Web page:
What If We Can’t Use the Grant as Planned?

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It’s not likely, but it happens, that a nonprofit wins a grant from a foundation only to discover that the money can’t be used as proposed. Maybe so much time has elapsed between the proposal and the award that the original problem no longer exists. Maybe there are no applicants for the scholarships that have been funded. Maybe community leaders have found another way to deliver services. Perhaps it will take longer than expected to complete the project.


Foundations that make grants don’t want the money back. They have a payout requirement to meet each year—five percent of their total endowment. When they make a grant, they “credit” that amount against their payout and report it to the IRS. Returns? No, thanks.


There are usually terms and conditions that accompany a restricted grant—the work to be done, the time it will take to do it, the ways the money is to be spent. Nonprofits requesting funding for a specific program spell out these matters in the proposal and agree to them when they accept the grant. However, most nonprofit programs deal with people, and people might not always do as predicted.


It’s worth considering what to do if things aren’t going exactly as planned. The Andrew W. Mellon Foundation, e.g., is candid about twists and turns: “The Foundation recognizes that project circumstances may change over the life of a grant, suggesting a need to modify a grant timeframe or other terms.” Mellon, Carnegie and many other foundations will entertain requests for modification, in writing and in advance. With few exceptions, the foundation staff will review your modification and exercise its judgement about whether or not to allow it.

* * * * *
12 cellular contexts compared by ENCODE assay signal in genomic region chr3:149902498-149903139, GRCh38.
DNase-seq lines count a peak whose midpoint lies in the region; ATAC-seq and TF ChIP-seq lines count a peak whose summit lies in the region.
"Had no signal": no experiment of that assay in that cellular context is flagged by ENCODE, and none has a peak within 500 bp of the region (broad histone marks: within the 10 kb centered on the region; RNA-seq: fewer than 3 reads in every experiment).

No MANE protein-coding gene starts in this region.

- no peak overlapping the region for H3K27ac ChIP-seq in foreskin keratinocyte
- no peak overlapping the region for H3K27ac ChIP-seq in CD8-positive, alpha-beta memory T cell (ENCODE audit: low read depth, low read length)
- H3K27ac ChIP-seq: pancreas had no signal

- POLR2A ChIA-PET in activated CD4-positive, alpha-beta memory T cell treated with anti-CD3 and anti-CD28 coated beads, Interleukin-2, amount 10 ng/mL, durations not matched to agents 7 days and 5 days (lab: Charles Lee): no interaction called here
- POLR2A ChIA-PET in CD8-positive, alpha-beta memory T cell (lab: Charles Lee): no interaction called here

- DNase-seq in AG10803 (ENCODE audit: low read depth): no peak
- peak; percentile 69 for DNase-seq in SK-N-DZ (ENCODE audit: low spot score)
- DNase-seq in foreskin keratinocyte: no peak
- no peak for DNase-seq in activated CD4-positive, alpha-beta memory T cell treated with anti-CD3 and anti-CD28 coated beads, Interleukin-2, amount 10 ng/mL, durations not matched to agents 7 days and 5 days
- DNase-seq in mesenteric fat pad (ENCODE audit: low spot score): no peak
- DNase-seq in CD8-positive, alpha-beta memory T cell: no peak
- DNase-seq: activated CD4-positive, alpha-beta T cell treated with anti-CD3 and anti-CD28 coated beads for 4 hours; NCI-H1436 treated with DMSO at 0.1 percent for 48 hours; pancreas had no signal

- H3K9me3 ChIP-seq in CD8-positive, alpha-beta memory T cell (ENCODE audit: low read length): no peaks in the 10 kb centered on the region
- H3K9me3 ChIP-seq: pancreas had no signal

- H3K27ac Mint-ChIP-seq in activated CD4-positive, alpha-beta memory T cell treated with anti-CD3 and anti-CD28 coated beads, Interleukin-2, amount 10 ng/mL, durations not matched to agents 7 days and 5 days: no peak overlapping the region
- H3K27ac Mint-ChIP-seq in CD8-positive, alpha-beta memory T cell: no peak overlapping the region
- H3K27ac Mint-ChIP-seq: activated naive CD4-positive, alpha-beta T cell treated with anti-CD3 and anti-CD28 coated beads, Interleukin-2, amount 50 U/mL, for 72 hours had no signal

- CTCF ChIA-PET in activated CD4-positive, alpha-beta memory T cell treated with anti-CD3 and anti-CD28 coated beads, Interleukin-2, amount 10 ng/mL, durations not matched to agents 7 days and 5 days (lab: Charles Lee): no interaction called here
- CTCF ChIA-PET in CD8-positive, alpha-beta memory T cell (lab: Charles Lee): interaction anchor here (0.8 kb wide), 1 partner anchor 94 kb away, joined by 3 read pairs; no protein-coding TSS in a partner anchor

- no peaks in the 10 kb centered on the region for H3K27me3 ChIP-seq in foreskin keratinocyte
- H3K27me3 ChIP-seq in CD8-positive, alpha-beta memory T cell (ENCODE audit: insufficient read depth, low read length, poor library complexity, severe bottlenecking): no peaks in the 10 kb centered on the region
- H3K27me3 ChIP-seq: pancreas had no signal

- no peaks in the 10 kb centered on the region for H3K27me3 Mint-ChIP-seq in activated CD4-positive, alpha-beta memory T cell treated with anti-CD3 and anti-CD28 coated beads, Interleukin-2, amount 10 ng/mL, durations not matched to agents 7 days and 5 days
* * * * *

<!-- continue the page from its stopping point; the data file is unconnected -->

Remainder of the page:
Reporting problems with a grant is not an admission of failure. It’s an opportunity to learn alongside your funder to help everyone understand what might have changed or shifted. The foundation wants its grants to make an impact and the nonprofit is the engine to make it happen. You might be doing an important service to the funder by sharing the changes “on the ground.”


Asking for a midcourse correction is yet another reason to make and maintain a communications channel with the foundation. The odds are far better if you don’t catch the funder off-guard. 



Thomas Boyd is Chief Editorial Consultant for The Grantsmanship Center
and an independent consultant to nonprofit organizations.

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